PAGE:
Learning is a never-ending process. At school and university, there is a lot of content to learn, and there might be tests to take. By understanding how we learn best, we can save a lot of time.
Neil Fleming is a teacher in New Zealand. As the senior inspector for over 100 high schools, he observed many lessons. He noticed that some students learn better depending on the teacher’s technique of teaching. He distinguishes between three major learning styles: there are visual, auditory, and kinesthetic learners. You can read more about them here: https://vark-learn.com. This article is about ‘kinesthetic learning.’
WHAT IS ‘KINESTHETIC LEARNING?’
Kinesthetic learners learn by carrying out physical activities. They remember information best when they can link the information to a movement. Using music and dance is beneficial for that. In Uganda, “[t]he government organizes music, dance and drama festivals on an annual basis as part of the school music curriculum” (https://www.musicinafrica.net/magazine/music-education-uganda).
TIPS FOR KINESTHETIC LEARNERS
Here are four tips to learn best if you are a kinesthetic learner:
1. Move around: Enough sitting on chairs in school! Standing up will help you to focus for longer periods of time. A standing desk allows you to work while standing up. Alternatively, walk around your room with your notes in your hand. If you cannot walk around, try smaller movements. Have a tennis ball in your hand or play with a pencil.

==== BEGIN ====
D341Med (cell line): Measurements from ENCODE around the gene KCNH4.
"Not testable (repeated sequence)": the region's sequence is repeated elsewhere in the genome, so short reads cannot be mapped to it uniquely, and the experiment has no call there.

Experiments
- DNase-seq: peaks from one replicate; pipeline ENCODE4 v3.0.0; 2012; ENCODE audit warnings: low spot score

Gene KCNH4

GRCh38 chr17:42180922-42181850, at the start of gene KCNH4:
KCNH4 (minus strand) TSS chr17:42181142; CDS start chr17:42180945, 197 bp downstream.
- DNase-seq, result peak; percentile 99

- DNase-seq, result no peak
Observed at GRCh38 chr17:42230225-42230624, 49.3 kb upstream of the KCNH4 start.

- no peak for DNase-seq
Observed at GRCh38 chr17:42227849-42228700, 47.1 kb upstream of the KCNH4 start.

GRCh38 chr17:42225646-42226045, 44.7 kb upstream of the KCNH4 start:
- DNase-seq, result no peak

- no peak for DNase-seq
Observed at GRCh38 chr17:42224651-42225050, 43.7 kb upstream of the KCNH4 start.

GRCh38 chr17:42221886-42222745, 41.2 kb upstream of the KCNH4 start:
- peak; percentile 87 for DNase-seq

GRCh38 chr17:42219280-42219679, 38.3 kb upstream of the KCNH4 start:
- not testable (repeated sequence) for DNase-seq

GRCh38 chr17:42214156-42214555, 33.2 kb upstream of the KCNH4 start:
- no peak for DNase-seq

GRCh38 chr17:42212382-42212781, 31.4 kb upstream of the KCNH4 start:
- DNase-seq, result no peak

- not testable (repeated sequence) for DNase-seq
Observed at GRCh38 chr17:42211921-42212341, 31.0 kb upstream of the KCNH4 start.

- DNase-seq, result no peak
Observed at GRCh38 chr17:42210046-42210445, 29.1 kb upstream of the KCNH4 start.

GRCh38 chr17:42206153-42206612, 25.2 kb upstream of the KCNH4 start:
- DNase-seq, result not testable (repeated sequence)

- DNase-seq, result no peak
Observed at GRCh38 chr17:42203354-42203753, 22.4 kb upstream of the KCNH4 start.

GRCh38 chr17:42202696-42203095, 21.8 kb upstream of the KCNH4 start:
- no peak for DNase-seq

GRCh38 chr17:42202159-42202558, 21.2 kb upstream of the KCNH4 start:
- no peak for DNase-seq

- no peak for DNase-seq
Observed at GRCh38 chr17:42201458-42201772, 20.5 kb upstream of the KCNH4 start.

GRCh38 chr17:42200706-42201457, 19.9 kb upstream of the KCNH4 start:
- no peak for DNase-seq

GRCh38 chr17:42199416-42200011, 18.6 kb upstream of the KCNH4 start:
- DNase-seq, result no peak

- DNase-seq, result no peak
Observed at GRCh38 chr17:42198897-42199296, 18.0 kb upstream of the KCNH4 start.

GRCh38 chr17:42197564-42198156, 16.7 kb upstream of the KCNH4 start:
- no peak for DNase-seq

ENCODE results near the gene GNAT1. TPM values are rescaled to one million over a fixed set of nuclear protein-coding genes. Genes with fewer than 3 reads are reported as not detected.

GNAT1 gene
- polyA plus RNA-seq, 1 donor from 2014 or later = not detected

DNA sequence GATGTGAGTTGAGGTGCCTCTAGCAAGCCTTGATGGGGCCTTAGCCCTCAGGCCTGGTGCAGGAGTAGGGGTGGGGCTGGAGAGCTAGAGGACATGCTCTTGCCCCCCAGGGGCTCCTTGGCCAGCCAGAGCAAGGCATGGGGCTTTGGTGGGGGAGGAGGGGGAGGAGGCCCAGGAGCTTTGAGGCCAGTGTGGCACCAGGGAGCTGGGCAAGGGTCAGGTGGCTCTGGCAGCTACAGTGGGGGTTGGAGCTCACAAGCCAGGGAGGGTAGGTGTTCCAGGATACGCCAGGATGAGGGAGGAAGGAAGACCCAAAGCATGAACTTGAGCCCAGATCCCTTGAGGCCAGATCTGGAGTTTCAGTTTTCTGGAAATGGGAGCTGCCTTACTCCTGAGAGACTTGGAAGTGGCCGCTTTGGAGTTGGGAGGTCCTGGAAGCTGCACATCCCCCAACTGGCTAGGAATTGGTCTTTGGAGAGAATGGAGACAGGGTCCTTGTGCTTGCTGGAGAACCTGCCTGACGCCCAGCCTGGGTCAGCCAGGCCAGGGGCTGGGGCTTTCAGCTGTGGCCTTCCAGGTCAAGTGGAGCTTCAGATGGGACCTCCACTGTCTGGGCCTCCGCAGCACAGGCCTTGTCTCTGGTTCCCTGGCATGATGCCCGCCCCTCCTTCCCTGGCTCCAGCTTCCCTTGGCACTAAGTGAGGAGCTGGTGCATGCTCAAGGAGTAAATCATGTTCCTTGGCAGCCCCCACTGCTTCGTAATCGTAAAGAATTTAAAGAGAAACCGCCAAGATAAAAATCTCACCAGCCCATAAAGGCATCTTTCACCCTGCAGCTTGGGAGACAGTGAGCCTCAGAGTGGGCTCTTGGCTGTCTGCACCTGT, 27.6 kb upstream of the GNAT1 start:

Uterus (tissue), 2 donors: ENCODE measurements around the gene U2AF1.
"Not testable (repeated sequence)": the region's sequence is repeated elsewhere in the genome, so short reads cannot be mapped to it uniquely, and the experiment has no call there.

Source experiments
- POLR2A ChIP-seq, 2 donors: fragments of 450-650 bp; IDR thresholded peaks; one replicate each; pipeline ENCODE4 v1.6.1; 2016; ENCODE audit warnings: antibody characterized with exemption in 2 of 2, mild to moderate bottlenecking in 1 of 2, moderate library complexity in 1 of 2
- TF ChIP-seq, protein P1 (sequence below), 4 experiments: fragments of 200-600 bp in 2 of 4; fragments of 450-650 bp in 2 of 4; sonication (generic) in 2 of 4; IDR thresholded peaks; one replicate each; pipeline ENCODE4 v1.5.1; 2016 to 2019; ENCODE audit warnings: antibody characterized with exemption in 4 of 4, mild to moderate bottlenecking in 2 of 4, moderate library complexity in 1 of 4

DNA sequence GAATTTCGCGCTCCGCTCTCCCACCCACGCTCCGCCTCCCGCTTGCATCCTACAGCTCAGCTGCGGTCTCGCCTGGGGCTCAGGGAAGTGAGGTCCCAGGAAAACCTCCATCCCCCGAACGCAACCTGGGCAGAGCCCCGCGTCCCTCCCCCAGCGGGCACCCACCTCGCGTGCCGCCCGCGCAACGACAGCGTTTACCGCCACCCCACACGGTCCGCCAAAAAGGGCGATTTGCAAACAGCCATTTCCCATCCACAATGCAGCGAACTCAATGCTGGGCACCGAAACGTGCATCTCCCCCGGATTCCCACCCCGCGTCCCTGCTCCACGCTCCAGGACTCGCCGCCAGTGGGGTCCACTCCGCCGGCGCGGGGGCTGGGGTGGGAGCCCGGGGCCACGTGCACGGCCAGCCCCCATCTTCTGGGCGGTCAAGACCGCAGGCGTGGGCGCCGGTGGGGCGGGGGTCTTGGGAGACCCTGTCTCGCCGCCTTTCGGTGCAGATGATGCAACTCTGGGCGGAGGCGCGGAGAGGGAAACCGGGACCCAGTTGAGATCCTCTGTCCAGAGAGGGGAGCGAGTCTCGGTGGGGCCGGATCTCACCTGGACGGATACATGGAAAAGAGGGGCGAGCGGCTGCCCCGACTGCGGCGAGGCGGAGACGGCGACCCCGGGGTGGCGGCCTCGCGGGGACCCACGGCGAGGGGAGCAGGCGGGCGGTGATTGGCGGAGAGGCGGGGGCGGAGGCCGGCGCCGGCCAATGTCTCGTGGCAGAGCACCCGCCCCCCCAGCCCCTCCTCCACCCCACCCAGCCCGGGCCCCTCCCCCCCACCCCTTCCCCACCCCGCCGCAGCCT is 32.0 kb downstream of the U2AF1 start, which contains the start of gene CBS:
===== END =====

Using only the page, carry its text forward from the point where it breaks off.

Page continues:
2. Take breaks to exercise: Do some easy exercises like jumping jacks. Stand with your feet shoulder-width apart, jump a few centimeters off the ground and open them wider than shoulder-width. At the same time, lift your arms overhead. Jump again and back to the starting position (legs shoulder-width apart, arms beside your body). Repeat this for a few minutes. You could even combine studying and exercising. Ask a friend to quiz you while you are jumping rope. Moving your body increases the flow of blood into your brain. More oxygen enters your brain and helps you to concentrate for longer and better.
3. Release tension: During long study sessions, kinesthetic learners often have unwanted muscle tension. This increases stress and you will not be able to focus. Tighten a specific muscle for five to ten seconds and then relax it. Do several intervals with different muscles. Especially your neck and back muscles, and the muscles of your buttocks, the glutes, tend to be tight.
4. Create: Try to get creative and build physical representations of what you try to learn. Instead of reading about the brain, take a ball and label the different parts of the brain.
Whatever method you choose, it is good to mix them up and combine them. Try out what works best for you.
Throughout our life, we have to constantly remember new information. Everyone learns differently. Learning does not stop after school and university. If we know how to do it best, we can take advantage of all our opportunities.